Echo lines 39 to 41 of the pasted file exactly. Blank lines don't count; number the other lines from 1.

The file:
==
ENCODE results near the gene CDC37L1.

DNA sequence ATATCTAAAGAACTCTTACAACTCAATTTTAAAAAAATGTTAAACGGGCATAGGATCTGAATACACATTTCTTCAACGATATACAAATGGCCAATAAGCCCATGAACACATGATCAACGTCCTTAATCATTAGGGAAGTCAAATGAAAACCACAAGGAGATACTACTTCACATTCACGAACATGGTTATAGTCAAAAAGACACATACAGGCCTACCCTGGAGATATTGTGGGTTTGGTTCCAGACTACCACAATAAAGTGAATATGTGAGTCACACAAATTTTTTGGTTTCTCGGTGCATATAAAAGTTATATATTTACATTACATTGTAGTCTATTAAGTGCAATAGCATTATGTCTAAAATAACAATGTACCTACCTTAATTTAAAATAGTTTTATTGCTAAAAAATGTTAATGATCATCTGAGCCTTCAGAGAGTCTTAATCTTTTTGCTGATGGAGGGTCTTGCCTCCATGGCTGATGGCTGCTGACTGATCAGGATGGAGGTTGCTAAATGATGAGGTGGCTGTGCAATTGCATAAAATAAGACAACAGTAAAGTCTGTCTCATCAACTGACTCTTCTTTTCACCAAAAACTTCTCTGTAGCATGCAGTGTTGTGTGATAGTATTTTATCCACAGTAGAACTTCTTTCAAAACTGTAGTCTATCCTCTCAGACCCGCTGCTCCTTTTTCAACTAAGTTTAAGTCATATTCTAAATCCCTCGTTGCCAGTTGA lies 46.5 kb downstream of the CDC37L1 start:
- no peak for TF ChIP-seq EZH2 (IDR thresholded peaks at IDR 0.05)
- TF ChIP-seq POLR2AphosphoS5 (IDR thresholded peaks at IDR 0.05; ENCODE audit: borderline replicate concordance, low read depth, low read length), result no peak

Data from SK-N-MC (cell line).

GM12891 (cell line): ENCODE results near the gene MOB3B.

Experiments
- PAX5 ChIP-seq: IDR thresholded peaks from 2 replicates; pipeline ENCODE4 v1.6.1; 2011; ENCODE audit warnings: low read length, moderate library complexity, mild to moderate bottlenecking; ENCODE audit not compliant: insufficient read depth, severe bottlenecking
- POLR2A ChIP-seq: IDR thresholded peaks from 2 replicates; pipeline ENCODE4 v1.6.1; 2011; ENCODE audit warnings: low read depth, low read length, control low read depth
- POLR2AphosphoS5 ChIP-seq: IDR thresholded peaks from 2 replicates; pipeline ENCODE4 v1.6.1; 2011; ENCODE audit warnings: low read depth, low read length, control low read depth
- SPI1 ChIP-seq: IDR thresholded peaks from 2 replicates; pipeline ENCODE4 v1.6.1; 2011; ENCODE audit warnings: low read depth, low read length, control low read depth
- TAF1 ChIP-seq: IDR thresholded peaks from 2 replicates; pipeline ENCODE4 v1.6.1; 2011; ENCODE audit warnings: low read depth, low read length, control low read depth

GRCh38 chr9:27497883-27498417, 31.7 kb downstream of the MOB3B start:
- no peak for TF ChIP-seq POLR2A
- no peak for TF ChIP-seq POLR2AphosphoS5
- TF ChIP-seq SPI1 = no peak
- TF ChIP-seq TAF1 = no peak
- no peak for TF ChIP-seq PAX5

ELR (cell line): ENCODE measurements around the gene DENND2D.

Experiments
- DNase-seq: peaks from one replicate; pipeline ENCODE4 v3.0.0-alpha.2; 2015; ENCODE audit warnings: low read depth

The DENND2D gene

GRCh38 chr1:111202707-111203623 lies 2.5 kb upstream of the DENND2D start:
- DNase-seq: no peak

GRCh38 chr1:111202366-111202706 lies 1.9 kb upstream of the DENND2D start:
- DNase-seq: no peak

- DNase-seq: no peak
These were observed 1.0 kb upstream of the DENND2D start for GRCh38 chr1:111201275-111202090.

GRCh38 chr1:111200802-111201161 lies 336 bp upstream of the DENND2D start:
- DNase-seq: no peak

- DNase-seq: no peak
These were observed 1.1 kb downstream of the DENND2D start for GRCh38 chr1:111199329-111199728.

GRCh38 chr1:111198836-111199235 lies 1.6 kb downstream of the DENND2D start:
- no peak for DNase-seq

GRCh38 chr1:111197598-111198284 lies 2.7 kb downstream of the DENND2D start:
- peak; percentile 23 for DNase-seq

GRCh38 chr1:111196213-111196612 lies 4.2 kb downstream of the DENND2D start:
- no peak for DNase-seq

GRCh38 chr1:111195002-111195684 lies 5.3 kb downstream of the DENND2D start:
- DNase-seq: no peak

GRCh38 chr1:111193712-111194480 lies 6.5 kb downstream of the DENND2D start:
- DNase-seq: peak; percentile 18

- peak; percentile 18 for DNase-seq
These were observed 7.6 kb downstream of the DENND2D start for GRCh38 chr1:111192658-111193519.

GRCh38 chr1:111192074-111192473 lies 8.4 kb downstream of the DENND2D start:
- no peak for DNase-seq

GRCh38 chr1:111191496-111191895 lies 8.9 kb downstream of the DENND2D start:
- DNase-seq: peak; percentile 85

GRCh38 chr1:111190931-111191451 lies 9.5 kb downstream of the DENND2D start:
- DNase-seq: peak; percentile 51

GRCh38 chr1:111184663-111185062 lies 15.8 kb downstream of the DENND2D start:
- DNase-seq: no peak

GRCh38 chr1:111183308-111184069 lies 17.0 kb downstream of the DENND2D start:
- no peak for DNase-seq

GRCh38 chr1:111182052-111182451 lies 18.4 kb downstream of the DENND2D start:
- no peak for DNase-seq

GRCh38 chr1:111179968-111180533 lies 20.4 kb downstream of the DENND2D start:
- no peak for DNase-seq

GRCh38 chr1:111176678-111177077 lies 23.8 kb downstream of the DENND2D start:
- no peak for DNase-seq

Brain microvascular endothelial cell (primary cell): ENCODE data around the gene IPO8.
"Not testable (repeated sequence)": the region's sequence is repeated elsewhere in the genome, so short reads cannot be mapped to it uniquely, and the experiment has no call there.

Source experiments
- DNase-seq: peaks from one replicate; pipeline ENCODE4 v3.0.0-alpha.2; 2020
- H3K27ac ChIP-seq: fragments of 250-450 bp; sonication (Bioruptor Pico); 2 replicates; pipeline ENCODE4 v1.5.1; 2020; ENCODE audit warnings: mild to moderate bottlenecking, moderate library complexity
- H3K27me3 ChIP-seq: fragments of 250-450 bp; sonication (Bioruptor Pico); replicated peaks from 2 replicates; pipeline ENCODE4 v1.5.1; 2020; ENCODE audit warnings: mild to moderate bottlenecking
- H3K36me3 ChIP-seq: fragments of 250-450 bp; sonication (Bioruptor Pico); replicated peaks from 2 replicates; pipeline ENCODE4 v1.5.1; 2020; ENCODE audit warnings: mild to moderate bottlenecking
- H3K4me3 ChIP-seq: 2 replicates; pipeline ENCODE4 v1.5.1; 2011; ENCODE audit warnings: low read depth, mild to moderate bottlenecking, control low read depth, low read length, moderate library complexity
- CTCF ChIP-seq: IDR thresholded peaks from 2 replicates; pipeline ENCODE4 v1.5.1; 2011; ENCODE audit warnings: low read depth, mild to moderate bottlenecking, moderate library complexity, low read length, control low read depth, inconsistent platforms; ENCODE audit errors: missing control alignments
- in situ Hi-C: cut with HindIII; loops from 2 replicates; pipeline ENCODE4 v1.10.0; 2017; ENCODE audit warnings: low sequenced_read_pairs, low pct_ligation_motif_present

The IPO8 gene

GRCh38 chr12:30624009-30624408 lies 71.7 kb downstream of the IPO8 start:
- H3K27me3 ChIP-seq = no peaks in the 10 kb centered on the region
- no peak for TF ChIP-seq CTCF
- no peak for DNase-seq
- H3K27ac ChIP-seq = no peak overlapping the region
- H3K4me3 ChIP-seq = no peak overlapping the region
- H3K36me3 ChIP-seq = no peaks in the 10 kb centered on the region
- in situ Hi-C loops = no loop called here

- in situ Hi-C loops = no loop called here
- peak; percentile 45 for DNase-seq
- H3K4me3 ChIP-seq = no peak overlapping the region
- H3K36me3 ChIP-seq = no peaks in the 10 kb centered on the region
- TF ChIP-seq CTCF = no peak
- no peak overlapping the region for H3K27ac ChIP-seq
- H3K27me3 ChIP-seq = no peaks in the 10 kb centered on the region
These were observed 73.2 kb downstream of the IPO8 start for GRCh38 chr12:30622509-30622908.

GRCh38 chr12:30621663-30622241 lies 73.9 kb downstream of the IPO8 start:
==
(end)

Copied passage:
GRCh38 chr1:111195002-111195684 lies 5.3 kb downstream of the DENND2D start:
- DNase-seq: no peak

GRCh38 chr1:111193712-111194480 lies 6.5 kb downstream of the DENND2D start: